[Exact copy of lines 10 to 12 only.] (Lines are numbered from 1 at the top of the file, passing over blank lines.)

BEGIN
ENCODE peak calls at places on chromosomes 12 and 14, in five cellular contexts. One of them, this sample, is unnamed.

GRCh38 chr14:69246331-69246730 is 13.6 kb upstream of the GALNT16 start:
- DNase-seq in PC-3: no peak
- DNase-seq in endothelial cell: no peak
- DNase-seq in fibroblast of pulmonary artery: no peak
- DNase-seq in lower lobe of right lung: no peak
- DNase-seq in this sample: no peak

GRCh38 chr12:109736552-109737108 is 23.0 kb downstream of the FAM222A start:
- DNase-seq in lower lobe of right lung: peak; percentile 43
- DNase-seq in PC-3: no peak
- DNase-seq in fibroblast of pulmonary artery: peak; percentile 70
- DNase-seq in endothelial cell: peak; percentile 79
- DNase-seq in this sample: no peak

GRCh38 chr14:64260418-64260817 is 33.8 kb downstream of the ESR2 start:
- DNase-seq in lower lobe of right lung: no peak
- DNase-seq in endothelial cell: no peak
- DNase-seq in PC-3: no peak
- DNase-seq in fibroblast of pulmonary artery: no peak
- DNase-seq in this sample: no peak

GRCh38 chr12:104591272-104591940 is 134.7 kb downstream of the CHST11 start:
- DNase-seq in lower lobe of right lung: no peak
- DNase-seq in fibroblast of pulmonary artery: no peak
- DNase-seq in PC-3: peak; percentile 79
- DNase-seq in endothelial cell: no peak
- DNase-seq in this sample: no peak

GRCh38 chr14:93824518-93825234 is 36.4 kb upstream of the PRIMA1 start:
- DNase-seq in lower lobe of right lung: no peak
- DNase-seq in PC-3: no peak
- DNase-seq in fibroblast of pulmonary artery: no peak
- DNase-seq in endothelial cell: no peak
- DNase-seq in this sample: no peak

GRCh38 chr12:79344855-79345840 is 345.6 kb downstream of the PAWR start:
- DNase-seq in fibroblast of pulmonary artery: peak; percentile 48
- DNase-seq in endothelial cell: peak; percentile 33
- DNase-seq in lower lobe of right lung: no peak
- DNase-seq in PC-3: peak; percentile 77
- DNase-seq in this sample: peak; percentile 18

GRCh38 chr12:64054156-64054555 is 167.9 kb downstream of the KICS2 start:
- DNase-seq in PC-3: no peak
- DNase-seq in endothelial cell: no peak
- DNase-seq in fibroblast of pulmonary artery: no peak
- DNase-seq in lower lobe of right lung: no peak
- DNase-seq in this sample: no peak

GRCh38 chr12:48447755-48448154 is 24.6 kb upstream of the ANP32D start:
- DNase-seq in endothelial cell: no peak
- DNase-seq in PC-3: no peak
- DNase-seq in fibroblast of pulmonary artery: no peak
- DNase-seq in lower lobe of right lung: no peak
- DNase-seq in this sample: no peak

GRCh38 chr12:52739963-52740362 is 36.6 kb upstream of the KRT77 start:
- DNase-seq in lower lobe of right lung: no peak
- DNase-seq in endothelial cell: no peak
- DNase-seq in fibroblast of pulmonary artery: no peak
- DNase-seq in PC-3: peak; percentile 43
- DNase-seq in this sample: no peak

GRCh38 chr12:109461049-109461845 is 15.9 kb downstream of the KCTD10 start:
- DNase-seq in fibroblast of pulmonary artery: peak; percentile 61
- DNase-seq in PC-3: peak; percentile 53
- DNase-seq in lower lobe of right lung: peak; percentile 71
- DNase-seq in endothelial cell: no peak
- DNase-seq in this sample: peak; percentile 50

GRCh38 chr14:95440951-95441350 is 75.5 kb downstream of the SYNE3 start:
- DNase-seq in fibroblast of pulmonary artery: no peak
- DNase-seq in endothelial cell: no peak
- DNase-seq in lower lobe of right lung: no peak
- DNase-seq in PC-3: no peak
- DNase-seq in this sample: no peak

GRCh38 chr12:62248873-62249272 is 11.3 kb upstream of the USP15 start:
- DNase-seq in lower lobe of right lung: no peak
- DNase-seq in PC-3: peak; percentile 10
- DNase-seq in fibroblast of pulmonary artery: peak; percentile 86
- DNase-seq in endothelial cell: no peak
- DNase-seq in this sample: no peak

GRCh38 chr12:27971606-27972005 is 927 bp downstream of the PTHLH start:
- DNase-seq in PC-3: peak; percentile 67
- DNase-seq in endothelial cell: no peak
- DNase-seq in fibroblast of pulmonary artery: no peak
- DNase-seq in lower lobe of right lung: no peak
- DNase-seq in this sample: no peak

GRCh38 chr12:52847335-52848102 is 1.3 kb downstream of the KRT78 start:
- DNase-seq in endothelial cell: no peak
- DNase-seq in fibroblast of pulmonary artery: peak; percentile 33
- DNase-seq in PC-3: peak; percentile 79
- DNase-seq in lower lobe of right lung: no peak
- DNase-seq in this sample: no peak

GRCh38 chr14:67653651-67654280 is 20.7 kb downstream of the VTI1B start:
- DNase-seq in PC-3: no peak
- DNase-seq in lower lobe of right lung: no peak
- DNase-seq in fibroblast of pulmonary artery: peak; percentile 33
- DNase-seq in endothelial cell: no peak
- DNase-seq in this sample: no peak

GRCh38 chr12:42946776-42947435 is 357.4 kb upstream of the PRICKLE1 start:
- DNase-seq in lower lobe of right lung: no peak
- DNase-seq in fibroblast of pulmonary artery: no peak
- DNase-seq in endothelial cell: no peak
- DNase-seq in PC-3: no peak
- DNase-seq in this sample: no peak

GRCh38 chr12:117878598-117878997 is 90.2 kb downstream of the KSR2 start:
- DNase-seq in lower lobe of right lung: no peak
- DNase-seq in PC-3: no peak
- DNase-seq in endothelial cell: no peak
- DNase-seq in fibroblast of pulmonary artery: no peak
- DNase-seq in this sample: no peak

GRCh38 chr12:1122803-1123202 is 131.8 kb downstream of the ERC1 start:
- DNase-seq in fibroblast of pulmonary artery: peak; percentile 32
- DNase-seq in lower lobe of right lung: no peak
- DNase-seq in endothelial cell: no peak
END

- DNase-seq in PC-3: no peak
- DNase-seq in fibroblast of pulmonary artery: peak; percentile 70
- DNase-seq in endothelial cell: peak; percentile 79